MUSIC–INSTRUMENTAL–SHOULD IT BE USED IN WORSHIP?

 

T. Pierce Brown

 

Sometimes we are asked to give several scriptures to prove that the use of instrumental music in the worship of God is wrong. To show how useless that method is, try to find ONE scripture that says that hitting your wife behind the ear with a baseball bat is wrong! What one needs to do is to find some scripture that shows it is right.

However, the simplest way to answer to that question is to ask another one. Since the Bible teaches, “Let all you do in word or deed be done in the name of (by the authority of) Christ” (Colossians 3:17), where do you find the authority for it? Of course you find none, neither in teaching, nor example, so if you are to do all you do by his authority, and you have no authority, you cannot do it without sin. NO HISTORIAN of ANY religious persuasion has documented evidence that ANY mechanical instrument of music was used in the early church until about the 6th century, and then it was an apostate church, not the original church that Christ established. It was during the time of Vitalian (654-672), pope of the Roman Church, that instrumental music was introduced in the Catholic Church. The following is a short, but representative list of what ALL historians of which I have checked have said: (none of these are members of the church of Christ as far as we can discover): Kurt Pahlee in Music of the World, page 27, “Many centuries were to pass before instruments accompanied the sung melodies.” Hugo Leichtentritt, in Music, History and Ideas, page  34, “Only singing, however, and no playing of instruments was permitted in the early church.” Earl Nauman, The History of Music, Vol. 1, p. 177, “There can be no doubt that originally the music of divine service was everywhere entirely of a vocal nature.” In fact the term “acapella,” of ancient Latin derivation has to do with “music used in chapel” which was and is singing without instrumental accompaniment. These are internationally known historians of church music.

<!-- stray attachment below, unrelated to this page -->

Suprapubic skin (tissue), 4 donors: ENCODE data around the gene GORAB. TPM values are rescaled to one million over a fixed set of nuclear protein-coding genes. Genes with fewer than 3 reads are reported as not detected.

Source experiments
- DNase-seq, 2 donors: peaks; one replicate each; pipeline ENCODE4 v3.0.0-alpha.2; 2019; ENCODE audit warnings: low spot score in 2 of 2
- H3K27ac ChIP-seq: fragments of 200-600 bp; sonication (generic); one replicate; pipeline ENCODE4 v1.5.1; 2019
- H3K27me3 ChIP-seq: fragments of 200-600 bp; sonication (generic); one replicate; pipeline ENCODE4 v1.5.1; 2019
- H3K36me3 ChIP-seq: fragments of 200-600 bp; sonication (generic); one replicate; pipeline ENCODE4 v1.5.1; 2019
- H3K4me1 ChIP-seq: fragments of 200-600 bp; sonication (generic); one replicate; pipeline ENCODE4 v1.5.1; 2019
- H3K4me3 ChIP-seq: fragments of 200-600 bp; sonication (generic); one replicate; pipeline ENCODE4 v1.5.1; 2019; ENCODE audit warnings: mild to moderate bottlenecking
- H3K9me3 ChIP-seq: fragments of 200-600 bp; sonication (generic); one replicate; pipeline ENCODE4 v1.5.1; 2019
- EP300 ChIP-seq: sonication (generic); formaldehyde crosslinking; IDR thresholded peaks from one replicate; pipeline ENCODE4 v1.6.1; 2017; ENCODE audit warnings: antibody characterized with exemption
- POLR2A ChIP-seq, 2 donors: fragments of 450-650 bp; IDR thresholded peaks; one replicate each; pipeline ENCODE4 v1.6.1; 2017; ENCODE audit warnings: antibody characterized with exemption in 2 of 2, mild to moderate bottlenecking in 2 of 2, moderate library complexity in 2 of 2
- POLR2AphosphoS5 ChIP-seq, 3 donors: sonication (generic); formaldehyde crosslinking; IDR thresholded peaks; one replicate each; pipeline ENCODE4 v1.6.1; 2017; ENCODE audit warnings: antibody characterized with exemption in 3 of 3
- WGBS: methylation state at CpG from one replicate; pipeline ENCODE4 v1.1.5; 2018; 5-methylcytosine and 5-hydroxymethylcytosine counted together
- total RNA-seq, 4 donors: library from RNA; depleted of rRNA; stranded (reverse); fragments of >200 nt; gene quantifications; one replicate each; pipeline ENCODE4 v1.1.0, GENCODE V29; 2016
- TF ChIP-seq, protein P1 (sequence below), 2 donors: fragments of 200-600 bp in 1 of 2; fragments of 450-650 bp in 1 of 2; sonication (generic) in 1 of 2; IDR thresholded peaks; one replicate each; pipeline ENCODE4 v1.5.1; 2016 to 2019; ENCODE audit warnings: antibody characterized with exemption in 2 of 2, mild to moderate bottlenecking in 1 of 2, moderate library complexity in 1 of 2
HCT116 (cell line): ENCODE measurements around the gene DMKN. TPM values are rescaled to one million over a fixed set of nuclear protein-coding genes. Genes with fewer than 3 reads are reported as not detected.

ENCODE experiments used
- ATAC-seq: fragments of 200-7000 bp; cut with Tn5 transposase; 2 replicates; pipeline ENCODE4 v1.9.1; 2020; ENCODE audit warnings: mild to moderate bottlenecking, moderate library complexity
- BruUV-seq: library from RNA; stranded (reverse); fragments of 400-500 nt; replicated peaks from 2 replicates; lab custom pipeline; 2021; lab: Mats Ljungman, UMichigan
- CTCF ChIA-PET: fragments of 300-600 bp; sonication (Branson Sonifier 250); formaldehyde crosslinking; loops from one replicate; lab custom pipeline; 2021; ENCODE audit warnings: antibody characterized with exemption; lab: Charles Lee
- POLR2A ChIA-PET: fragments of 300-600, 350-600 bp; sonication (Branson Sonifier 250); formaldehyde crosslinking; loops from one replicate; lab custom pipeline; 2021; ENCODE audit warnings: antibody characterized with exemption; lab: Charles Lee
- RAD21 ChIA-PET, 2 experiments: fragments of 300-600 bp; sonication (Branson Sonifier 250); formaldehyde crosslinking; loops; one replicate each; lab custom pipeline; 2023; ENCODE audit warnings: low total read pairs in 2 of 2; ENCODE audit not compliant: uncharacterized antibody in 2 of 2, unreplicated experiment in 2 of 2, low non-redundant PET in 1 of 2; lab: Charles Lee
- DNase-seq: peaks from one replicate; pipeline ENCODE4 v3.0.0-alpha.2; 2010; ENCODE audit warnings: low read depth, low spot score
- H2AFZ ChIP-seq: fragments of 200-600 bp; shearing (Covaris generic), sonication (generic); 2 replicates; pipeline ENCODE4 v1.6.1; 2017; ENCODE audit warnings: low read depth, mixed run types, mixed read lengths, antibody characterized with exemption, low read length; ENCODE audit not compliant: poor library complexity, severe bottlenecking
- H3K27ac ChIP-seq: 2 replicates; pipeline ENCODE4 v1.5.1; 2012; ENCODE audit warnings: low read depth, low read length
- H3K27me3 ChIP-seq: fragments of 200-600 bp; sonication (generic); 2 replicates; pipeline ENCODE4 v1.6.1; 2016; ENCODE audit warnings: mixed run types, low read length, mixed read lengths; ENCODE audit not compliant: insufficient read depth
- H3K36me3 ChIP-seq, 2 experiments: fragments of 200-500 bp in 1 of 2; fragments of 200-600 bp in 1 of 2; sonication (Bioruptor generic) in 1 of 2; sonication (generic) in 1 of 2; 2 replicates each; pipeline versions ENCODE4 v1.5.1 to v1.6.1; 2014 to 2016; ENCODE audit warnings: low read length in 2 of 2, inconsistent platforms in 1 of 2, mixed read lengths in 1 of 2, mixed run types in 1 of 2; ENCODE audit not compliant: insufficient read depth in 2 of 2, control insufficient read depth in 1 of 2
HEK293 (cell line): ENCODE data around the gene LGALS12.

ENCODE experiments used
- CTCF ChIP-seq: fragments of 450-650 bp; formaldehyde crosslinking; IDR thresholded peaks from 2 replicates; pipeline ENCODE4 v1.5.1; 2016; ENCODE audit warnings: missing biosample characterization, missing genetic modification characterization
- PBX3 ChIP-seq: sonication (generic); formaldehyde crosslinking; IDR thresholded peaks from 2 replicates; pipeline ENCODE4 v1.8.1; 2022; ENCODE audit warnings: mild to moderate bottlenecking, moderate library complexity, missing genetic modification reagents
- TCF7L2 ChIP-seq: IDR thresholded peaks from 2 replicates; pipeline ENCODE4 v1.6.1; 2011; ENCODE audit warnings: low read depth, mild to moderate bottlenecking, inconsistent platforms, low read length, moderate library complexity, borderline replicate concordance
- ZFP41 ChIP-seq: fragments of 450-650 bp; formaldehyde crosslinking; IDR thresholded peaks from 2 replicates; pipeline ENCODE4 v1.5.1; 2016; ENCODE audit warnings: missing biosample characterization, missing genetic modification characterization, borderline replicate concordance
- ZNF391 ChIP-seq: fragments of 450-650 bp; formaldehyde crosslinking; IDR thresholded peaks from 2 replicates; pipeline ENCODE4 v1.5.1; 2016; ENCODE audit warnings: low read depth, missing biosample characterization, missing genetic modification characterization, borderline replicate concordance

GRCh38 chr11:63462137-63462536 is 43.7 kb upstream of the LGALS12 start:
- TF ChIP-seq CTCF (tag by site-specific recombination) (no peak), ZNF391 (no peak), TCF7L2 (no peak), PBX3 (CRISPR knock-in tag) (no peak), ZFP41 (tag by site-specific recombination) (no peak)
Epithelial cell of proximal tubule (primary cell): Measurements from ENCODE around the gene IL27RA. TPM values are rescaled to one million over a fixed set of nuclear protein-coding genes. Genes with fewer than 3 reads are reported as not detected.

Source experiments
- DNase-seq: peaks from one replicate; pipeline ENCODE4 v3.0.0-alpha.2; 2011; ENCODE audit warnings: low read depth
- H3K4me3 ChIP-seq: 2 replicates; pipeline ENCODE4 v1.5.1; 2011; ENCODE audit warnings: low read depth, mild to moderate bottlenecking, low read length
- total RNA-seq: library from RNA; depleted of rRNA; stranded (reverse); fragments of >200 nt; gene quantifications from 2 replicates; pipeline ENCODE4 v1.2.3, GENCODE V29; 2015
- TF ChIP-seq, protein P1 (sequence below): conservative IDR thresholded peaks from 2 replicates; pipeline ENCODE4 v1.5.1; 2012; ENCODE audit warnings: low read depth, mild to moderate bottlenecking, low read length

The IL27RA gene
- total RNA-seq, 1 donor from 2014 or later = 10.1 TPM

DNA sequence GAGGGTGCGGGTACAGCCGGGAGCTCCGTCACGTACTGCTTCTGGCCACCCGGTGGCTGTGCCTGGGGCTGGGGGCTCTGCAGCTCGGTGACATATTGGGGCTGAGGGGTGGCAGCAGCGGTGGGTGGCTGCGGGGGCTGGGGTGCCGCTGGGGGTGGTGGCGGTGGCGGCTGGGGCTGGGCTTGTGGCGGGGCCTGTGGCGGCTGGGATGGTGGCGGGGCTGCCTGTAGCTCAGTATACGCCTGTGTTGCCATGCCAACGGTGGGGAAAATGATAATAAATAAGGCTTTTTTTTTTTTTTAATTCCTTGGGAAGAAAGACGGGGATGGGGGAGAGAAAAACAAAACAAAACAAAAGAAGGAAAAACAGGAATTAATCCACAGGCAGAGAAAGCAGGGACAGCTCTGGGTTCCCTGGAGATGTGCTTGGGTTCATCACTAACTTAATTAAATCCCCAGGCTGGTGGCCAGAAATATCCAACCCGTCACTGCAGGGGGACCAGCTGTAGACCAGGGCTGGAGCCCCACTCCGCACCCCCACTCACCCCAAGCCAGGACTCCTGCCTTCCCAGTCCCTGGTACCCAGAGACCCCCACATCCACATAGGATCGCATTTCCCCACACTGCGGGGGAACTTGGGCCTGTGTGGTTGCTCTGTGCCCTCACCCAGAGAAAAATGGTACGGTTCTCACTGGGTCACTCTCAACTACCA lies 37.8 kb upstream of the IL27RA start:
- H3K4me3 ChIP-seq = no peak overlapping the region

When you multiply these historical references by the dozen, then notice what the great leaders of denominational groups such as Spurgeon, (Baptist) Clark, (Methodist) and Wesley said in their refusal to use the mechanical instruments, you can scarcely keep from being impressed with the fact that it NOT merely a hermeneutical problem — an argument from silence — but a HISTORICAL FACT that mechanical instruments were NOT used in the early church. (The reason I mention Spurgeon, Clark and Wesley is that Spurgeon is recognized by the Baptists as one of their greatest preachers,Clarkby the Methodists as one of their greatest scholars, and Wesley as the one who founded the Methodist church. All these churches use instruments of music, but even their leaders admit that is not authorized in the Scriptures. These leaders refused to use the instrument in the churches they served.) What I meant by “an argument from silence” is that many persons use the argument (?), “God did not say NOT to use instrumental music in worship”! God did not say NOT to do 10,000 things, but he never authorized any group in ANY AGE to engage in practices in terms of what he did not say NOT to do. He did not tell Moses NOT to strike the rock (Numbers 20:8-11), but Moses was kept out of the promised land because he did it. He did not tell Nadab and Abihu NOT to offer strange fire upon the altar, but they were killed because they did (Leviticus 10:1-2). In other words, the New Testament EXCLUDES it by specifying the kind of music we are to have–singing. If the Lord had wanted to be worshipped with instrumental music, he could have said, “Praise him with the organ and/or harp,” but he did not. If he had said, “Make music,” any kind of music, either vocal or instrumental–beating on drums, picking a guitar, blowing a trumpet–would have been authorized. But he did not. He said, “SINGING and making melody in your heart to the Lord” (Eph.5:19, Col. 3:16). This excludes playing an instrument just as surely as the statement “The tribe of Levi shall be priests” excluded the tribe of Judah–or any other (Heb.7:14). When God said, “Make an ark of gopher wood” (Gen. 6:14,22), it excluded oak, hickory, ash or pear.